Sexual Assault/ Sex Crimes Defense Attorney
Sex Crimes are some of the most stigmatized offenses in our nation. Often the mere accusation of sexual impropriety can ruin an accused’s life and livelihood, even if he or she is later found innocent. Those accused of such offenses need an attorney who understands these potential consequences and who can guide them through their case in a matter that minimizes exposure to these potential negatives. I have experience in handling sex-based offenses. If you are charged with such an offense, you should hire an attorney from the Law Office of Matthew Valley to help protect your rights. Please reach out to my office at (512) 689-4299.
Some of the more common sex offenses are described below.
One can find the extensive definition of “sexual assault,” which includes the offense commonly referred to as “rape,” at Section 22.011 of the Texas Penal Code:
(a) A person commits an offense if the person:
(1) intentionally or knowingly:
(A) causes the penetration of the anus or sexual organ of another person by any means, without that person’s consent;
(B) causes the penetration of the mouth of another person by the sexual organ of the actor, without that person’s consent; or
(C) causes the sexual organ of another person, without that person’s consent, to contact or penetrate the mouth, anus, or sexual organ of another person, including the actor; or
(2) intentionally or knowingly:
(A) causes the penetration of the anus or sexual organ of a child by is any means;
(B) causes the penetration of the mouth of a child by the sexual organ of the actor;
(C) causes the sexual organ of a child to contact or penetrate the mouth, anus, or sexual organ of another person, including the actor;
(D) causes the anus of a child to contact the mouth, anus, or sexual organ of another person, including the actor; or
(E) causes the mouth of a child to contact the anus or sexual organ of another person, including the actor.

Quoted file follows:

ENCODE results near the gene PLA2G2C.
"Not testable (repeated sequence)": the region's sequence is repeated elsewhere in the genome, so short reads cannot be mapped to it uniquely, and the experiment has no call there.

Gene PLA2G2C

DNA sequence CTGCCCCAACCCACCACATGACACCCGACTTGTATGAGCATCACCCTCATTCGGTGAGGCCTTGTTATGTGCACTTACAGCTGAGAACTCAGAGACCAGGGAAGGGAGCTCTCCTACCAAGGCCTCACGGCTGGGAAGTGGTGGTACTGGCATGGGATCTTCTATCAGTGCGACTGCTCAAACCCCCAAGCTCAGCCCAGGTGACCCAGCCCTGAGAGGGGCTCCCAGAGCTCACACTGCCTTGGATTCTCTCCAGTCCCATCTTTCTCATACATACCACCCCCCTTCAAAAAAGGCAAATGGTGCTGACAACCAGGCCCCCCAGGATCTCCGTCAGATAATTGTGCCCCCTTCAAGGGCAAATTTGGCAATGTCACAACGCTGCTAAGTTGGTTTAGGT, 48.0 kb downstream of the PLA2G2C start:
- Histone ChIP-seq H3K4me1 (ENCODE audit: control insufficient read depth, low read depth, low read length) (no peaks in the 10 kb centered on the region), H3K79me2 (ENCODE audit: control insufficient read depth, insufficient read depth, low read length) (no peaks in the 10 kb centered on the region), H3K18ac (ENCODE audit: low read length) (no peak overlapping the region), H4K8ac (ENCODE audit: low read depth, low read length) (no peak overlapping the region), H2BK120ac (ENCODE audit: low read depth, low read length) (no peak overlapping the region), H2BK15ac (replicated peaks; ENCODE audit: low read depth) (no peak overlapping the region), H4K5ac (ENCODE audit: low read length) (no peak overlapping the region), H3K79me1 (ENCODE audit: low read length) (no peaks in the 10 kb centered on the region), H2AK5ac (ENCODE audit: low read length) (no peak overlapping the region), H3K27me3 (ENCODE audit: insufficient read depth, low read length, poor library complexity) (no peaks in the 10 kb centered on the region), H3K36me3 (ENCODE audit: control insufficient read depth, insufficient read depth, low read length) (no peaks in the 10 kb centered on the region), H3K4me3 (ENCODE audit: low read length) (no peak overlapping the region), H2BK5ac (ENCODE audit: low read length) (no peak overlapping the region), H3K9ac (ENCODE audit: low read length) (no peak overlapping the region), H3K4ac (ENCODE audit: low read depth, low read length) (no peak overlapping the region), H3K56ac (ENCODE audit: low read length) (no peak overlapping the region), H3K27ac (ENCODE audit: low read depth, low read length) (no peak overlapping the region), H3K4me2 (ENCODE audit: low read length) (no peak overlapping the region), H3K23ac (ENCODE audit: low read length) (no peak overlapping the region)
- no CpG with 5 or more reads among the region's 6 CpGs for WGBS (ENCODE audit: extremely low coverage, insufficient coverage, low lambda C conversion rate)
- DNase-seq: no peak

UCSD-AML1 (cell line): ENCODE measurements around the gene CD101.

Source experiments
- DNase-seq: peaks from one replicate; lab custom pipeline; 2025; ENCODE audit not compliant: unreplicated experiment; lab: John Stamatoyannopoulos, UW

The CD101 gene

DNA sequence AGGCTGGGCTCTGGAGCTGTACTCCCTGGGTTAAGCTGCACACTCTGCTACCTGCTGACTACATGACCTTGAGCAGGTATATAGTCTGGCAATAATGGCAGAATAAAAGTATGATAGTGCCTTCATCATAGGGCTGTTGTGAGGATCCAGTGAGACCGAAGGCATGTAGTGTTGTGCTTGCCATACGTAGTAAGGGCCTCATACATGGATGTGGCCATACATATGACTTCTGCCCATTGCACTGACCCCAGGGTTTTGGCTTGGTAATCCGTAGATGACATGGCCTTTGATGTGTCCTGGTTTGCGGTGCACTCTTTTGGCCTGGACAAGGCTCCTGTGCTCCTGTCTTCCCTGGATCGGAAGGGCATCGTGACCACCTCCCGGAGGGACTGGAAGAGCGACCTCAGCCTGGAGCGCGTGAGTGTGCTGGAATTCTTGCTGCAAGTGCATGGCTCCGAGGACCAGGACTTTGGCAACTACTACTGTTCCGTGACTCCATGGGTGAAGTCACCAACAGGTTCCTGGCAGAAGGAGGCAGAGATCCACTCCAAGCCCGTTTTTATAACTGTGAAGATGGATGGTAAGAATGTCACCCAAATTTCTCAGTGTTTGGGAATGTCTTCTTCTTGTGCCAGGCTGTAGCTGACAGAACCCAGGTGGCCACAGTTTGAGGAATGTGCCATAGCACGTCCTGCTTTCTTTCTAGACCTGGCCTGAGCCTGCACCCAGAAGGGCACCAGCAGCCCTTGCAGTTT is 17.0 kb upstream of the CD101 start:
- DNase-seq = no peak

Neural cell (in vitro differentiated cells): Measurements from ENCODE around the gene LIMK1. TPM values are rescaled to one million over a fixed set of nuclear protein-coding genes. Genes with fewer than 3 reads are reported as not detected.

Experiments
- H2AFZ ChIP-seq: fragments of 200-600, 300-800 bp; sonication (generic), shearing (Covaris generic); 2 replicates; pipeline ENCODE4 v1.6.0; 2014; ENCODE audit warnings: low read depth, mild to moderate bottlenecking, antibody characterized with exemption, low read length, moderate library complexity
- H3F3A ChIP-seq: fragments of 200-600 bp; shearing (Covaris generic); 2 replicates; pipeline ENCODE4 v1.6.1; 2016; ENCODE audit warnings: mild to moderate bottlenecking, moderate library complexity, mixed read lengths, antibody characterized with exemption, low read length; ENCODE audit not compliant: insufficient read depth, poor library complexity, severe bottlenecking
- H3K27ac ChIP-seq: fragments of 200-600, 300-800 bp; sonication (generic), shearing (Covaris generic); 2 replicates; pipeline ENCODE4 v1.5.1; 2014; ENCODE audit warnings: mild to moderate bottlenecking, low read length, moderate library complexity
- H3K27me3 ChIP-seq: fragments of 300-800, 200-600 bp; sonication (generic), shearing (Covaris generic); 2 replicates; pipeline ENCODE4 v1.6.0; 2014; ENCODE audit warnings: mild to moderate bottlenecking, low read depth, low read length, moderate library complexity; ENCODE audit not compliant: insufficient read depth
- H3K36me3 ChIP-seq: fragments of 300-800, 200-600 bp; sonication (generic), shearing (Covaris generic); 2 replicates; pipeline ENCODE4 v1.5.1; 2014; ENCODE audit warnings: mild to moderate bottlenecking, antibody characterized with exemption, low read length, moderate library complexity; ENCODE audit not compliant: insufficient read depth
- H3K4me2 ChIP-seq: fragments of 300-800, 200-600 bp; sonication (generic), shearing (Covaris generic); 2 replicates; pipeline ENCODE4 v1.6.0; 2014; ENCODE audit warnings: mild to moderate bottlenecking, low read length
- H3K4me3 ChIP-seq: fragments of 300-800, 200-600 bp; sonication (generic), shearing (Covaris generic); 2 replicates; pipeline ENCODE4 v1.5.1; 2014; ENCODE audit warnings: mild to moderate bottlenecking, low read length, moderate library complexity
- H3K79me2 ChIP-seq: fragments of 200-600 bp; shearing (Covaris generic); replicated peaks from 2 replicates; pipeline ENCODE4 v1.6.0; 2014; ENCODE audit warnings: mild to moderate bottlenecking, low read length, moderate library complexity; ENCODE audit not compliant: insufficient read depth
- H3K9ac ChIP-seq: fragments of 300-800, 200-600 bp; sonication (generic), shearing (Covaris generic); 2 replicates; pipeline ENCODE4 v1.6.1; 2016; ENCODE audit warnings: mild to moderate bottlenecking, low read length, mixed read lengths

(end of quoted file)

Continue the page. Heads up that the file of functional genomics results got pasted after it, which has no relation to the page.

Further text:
Sexual Assault cases under (a)(1) frequently involve issues of “consent,” or whether the alleged victim agreed to participate in the sexual activity. As a “child” cannot consent to sexual activity, this issue is not present in cases involving the sexual assault of a child by an adult. Many of the terms and language involved in the definition of the “Sexual Assault” offense themselves do not have the commonly attributed definition. For example, a Child is someone under 17 years of age, not someone under 18 years of age.
Sexual Assault is typically a 2nd Degree Felony. Furthermore, Sexual Assault is what used to be referred to as a “3(g) Offense,” which has serious ramifications for a defendant in terms of what type of community supervision is available to the defendant, and how much of their sentence they have to serve if they are convicted by a jury or judge. Furthermore, Chapter 62 of the Code of Criminal Procedure requires those convicted or placed on deferred adjudication to register on the sex offenders registry.
Aggravated Sexual Assault
Like many other offenses, “Sexual Assault” has an “Aggravated” counterpart. Section 22.021 of the Texas Penal Code defines “Aggravated Sexual Assault” as a Sexual Assault where there is one or more of the following:
(A) the [perpetrator]:
(i) causes serious bodily injury or attempts to cause the death of the victim or another person in the course of the same criminal episode;
(ii) by acts or words places the victim in fear that any person will become the victim of an offense under Section 20A.02(a)(3), (4), (7), or (8) or that death, serious bodily injury, or kidnapping will be imminently inflicted on any person;